Trump addresses the United Nations

The United Nations’ 73rd General Assembly is split into two sections. The first started on the Sept. 18 and is the official opening of the UNGA with the second being the general debate. There are a total of 193 states that make up the UNGA. María Fernanda Espinosa Garcés, the president-elect of the U.N., announced the theme and focus of this assembly: global leadership and responsibilities for sustainable and peaceful societies. She also discussed ideas about equality and working towards making the public more aware of the U.N.’s work. This includes the 2030 Agenda for Sustainable Development, which has 17 overarching goals with various tasks involved in each. The first U.N. general debate began on the Sept. 25, where leaders and delegates voiced their opinions and concerns in front of the assembly.

This UNGA offered many interesting insights and meetings meant to touch on important topics. For example, on Monday, the Nelson Mandela Summit was hosted by the UNGA to honor Nelson Mandela’s centennial birth. At the meeting, they unveiled a statue of the honored man presented by South Africa’s government as recognition of his lifelong goal to ensure peace and protection of rights. On Wednesday, Sept. 26, the UNGA collected for a high-level meeting to combat widespread tuberculosis. Many more high-level meetings ensued after each event to take an individual dilemma and focus.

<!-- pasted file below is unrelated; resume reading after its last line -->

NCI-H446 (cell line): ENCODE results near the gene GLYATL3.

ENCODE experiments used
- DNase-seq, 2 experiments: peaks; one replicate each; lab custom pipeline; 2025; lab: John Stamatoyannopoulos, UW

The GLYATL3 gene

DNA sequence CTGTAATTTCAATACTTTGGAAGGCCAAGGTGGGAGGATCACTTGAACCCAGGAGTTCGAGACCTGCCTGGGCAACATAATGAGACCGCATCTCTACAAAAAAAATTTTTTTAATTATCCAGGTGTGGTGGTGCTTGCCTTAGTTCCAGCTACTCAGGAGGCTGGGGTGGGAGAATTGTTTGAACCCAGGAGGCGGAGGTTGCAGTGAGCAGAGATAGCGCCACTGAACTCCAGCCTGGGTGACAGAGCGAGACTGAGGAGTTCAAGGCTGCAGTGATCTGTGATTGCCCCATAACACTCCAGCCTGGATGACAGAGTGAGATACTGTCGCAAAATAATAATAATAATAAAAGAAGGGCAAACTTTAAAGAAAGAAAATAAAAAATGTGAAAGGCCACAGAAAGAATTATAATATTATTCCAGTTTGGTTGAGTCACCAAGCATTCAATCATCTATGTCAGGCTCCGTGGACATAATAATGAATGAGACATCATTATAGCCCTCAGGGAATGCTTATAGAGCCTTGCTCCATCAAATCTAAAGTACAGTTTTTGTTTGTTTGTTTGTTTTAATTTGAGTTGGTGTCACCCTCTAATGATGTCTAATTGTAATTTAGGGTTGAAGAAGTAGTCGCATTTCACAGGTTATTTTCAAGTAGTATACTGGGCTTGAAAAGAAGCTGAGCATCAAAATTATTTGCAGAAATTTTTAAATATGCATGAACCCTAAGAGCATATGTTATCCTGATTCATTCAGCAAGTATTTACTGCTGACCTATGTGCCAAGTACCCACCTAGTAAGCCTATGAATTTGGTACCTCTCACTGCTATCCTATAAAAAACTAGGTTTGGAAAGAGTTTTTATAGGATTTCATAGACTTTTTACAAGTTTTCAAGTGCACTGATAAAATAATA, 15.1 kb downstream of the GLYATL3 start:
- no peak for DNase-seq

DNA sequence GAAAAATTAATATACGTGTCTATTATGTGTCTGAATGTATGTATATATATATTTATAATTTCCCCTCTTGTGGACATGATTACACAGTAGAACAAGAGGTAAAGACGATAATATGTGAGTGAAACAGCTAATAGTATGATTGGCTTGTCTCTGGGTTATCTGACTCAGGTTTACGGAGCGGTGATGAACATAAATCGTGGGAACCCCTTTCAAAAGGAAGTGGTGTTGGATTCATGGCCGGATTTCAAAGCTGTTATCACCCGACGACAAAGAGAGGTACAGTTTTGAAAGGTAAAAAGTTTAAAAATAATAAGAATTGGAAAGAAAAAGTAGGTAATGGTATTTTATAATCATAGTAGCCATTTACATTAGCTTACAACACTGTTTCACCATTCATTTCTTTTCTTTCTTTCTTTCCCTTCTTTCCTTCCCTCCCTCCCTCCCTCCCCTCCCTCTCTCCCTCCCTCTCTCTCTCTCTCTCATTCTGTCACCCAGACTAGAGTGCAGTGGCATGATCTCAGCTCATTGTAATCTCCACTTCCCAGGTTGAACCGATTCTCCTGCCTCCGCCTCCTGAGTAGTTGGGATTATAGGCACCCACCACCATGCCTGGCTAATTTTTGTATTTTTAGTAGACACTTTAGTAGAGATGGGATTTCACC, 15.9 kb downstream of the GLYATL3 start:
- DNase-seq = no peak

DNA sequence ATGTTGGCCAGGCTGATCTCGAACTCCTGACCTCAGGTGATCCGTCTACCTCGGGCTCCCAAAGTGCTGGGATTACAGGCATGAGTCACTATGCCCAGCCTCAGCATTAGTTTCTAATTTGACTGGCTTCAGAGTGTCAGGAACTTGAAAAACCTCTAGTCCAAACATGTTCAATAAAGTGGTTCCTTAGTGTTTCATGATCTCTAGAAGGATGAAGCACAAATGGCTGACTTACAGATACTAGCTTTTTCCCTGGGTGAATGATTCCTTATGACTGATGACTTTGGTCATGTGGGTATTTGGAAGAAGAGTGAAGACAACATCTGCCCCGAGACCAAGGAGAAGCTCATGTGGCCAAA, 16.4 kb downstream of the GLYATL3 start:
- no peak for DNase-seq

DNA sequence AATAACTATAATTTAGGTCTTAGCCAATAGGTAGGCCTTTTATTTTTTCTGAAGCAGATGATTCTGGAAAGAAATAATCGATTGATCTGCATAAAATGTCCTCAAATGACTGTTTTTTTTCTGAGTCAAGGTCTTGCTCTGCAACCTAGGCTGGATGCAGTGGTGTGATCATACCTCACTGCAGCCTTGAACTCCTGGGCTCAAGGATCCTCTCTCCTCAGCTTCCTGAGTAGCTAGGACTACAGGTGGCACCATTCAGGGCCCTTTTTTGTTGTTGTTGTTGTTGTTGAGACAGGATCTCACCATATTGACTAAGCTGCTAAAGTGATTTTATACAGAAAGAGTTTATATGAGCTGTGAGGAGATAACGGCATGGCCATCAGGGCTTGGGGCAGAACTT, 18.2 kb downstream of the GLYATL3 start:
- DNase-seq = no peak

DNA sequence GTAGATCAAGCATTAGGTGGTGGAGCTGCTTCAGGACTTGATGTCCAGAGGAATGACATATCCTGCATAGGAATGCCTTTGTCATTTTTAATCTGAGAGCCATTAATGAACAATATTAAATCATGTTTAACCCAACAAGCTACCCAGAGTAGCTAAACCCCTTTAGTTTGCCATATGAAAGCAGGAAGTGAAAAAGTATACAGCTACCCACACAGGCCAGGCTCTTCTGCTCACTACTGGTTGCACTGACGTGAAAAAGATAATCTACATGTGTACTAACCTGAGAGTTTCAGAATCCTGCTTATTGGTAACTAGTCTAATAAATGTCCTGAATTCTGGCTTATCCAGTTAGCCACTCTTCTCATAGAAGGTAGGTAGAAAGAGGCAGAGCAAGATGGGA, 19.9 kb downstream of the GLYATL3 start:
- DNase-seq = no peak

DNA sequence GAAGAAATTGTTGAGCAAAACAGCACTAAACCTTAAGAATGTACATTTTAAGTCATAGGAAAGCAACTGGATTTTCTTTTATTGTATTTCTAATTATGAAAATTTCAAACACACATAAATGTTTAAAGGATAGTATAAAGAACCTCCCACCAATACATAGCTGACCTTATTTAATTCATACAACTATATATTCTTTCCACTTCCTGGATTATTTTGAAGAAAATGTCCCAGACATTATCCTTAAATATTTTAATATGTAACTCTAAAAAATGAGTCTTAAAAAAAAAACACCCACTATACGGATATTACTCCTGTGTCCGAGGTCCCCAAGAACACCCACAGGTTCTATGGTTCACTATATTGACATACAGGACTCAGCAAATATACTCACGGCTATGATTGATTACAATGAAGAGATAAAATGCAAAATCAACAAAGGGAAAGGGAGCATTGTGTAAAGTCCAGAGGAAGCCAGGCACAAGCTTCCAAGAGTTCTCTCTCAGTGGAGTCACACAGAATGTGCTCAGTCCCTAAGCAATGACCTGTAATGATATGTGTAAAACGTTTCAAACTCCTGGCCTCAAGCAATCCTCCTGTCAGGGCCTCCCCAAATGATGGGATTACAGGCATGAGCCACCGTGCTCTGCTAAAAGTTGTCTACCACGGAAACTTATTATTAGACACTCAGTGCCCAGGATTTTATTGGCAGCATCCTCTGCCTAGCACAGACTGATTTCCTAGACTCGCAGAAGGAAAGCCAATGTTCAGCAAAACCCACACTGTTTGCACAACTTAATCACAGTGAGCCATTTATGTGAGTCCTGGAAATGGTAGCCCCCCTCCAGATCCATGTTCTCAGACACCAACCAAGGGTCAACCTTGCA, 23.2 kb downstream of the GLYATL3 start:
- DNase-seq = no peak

As with many politically concentrated gatherings, controversy and speculation were not far behind. President Donald Trump addressed the General Assembly, focusing on the rejection of globalization. One of the major points of his second speech during the assembly targeted Iran and said, “Iran’s leaders sow chaos, death, and destruction.” Another part of his remarks insinuated that the Irani leaders fund terrorist organizations, a frequent comment in his foreign policy talks. President Trump also discussed reaching for new diplomacy with North Korean leader Kim Jong-Un. Throughout the duration of his speech, laughter from other U.N. delegates distracted from the actual content of his speech. This made it difficult for media outlets to focus on the analysis of his speech rather than reactions to it.

Chinese state councilor and Foreign Minister Wang Yi addressed the U.N. general debate on Friday. He made points towards Chinese globalization and signaled support for the improvement of relationships between North and South Korea. The UNGA will continue the open debate until October 2. Although the U.N. focuses on longer debates, the goal of the U.N. is to give equal regard to all issues. Some famous U.N. general assemblies included the confrontation of Soviet and U.S. delegates in 1947 and U.S. President George Bush’s address of the Cuban dictatorship in 2006. The importance of the U.N. often goes under-appreciated, but the influence it has over world politics is widespread and ongoing.

Amanda Olson ('21) is the Webmaster at The Anchor.

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